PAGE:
I should write that English teacher a letter.
posted by edbles at 6:15 AM on April 27, 2010

Read through this thread and favorited several comments.. but I want to echo a similar opinion as Chinabound's.. but with a slightly different slant. I definitely don't think teachers should avoid topics of equality, race and gender... I just wish they would cover them in ways that don't accentuate the differences. (IE = focus more on "unconditional equality" and less (or zero) on race/gender. )

The reason I say that is because during my schooling, the classes on sexuality and gender ended up further entrenching pre-existing stereotypes (in the same way that Drug Education classes did nothing but make kids more curious about drugs). For many decades afterwards I found myself instinctively looking for differences in people before I could apply my mental model of equality... until I eventually de-programmed myself from those bad habits and simply approached people with equality from the moment I met them.

I guess what I'm saying here is that if you are going to attempt teaching kids about equality,..teach it simply because "all people deserve it" and not because "Timmy is black (and here's what that means) and Lisa is gay (so here's what that means),etc..spending hours accentuating/reinforcing differences only in the end to say "OK, Lets all be equal!!!".. It's like going to a fast foot place and ordering the worst meal.....w/ a Diet Coke. .. it doesnt really accomplish anything.
posted by jmnugent at 6:35 AM on April 27, 2010

In my middle school classes on sexuality, we saw a birth video at the local hospital. And we were taught that if we have sex with a boy, we could get pregnant.

But you know what wasn't covered? Pregnancy itself. Completely missing from sexuality classes, but it is an integral part of heterosexual sexuality in that it always could happen, even with two methods of birth control at the most infertile time of the month. The details of the female menstrual cycle beyond "An egg is released two weeks after your period, and two weeks later you have period. And two weeks after your period is around the time you're most likely to get pregnant," and of pregnancy beyond "Have a baby in a nine months!" was completely missing. It would be, in my opinion, a really good thing if girls could be educated on pregnancy beyond how not to get pregnant and what we see in the media.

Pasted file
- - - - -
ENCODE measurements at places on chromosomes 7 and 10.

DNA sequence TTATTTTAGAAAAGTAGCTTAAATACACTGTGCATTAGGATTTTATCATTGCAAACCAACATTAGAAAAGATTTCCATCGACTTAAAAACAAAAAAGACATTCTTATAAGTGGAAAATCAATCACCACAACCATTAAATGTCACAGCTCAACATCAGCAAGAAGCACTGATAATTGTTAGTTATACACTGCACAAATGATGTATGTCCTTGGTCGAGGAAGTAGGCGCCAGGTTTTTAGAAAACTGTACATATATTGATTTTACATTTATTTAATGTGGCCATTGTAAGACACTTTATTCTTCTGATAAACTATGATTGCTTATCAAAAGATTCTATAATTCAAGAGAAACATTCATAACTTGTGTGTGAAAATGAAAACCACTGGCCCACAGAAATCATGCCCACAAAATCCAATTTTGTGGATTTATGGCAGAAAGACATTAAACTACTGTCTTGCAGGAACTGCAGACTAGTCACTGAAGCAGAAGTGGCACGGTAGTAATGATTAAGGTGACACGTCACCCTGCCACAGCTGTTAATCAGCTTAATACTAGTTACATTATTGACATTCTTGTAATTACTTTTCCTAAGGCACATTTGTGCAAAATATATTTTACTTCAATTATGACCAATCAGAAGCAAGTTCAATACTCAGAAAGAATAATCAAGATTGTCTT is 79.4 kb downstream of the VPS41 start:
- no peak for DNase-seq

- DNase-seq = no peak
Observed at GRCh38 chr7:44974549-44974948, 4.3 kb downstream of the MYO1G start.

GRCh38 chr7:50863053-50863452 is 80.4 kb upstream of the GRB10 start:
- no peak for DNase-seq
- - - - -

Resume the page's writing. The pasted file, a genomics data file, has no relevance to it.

posted by zizzle at 7:03 AM on April 27, 2010

If you could have some way for kids to write down questions and submit them anonymously, that would be awesome.

And make sure that if you are answering them, or if not whoever IS answering them is frank, open and matter-of-fact about the answers, no matter what the question. Just very, "Oh, this isn't a big deal," about it all.
posted by misha at 7:54 AM on April 27, 2010 [1 favorite]

Here are two things I think my daughter's school district did right:

1) When they were gearing up for the annual sex ed unit in health class, they held several evening presentations for the parents, going over the exact same materials their children would be getting. The school nurse and various teachers and administrators were on hand to answer parents' questions, and provide examples of typical kid questions (and how they handle them). This was awesome because the parents knew exactly what would be covered and what would not, which served to allay the fears in the FUD-OMG-SEX crowd, and also helped the rest know where they needed to fill in any gaps.

2) They moved the first sex ed unit to the end of fifth grade, instead of halfway through sixth grade, based on their observations of the kids' physical development and behavior. I thought that was really progressive of this district to be willing to change things around based on the current generation's needs, rather than just doing what they had always done.
posted by SuperSquirrel at 9:10 AM on April 27, 2010 [1 favorite]

Don't do this: